2003 Photo Contest, Spot News, 1st prize

Georges Gobet

Agence France-Presse

28 September, 2002

Rebel forces lead an offensive near the village of Tiebissou, south of Bouaké. The military uprising broadened to encompass others opposed to the government of President Laurent Gbagbo. The mutinous soldiers were joined by northern Muslims, who voiced discontent at what they saw as government discrimination against them. New laws prevented Ivorians with foreign backgrounds from voting, and barred opposition leader Alassanne Ouattara, a northern Muslim, from standing in presidential elections, as it was claimed he was born in Burkina Faso. After the first day of fighting in the original uprising, the mutineers were in control of the northern part of the country, but were later driven out of Abidjan in the south. As the conflict spread, it grew to encompass a number of different rebel groups. Some reports indicated that fighters from other west-African wars were joining the rebels. France, the former colonial power, later attempted to broker a settlement between government and rebels, and to monitor a cease fire.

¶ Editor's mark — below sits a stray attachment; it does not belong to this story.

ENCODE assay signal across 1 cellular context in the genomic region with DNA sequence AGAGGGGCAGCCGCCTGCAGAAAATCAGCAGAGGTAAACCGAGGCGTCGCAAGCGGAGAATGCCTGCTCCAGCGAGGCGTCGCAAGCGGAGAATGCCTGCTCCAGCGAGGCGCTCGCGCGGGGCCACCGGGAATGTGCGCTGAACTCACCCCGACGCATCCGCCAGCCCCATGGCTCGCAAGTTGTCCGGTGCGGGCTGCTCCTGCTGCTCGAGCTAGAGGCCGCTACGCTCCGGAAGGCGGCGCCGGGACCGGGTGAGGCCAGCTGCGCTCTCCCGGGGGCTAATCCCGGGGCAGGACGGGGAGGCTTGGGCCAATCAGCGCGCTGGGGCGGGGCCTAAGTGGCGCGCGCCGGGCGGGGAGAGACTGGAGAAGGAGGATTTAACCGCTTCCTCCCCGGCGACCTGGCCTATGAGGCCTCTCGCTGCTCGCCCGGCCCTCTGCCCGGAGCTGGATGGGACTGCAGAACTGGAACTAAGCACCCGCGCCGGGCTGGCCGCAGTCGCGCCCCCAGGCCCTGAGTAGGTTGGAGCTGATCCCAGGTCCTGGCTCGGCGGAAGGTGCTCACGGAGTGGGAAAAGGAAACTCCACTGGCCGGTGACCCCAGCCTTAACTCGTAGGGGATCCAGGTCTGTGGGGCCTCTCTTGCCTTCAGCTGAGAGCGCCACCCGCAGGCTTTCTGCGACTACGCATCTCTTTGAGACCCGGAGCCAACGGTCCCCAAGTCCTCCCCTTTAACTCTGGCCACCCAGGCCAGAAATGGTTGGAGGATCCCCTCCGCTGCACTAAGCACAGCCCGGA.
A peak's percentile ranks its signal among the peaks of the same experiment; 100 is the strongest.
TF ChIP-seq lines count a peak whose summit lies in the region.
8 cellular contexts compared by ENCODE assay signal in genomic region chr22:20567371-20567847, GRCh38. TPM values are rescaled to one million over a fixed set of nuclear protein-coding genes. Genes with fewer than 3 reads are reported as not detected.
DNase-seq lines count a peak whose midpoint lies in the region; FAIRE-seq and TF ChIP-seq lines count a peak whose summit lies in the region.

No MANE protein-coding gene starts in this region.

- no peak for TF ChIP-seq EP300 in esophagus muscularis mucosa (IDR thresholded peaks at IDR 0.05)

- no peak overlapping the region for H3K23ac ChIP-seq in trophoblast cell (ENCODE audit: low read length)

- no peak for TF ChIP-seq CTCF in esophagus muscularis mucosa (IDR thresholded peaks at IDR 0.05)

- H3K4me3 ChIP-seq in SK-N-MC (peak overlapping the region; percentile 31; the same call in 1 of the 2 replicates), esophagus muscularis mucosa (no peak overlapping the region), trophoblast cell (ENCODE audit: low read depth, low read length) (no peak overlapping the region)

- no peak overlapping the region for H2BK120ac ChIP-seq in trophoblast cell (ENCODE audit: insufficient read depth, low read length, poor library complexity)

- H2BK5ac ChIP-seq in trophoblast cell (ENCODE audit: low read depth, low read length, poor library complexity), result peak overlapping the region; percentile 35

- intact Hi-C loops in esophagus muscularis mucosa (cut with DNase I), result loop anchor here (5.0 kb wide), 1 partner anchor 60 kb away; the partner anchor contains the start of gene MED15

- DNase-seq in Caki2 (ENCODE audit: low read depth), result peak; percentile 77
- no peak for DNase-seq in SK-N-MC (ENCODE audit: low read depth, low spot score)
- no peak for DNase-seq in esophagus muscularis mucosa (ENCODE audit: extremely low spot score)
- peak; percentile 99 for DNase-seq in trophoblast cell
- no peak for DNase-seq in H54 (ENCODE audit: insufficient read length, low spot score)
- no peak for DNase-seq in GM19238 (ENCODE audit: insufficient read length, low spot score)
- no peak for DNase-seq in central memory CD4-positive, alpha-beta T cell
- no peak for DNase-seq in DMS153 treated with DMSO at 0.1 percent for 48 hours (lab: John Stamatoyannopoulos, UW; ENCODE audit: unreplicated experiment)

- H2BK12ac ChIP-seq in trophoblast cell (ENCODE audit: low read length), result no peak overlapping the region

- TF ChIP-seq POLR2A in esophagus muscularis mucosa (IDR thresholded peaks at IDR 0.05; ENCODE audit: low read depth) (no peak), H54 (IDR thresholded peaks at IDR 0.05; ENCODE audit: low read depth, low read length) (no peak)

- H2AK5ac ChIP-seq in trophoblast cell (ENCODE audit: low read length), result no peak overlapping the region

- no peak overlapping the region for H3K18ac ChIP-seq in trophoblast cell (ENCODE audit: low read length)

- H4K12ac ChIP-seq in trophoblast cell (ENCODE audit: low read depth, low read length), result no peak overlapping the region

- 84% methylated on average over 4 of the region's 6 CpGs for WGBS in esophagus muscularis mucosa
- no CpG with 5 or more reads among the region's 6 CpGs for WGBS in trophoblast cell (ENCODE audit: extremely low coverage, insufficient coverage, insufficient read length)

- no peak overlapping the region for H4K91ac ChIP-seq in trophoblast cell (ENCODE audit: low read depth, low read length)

About the photographer

Georges Gobet

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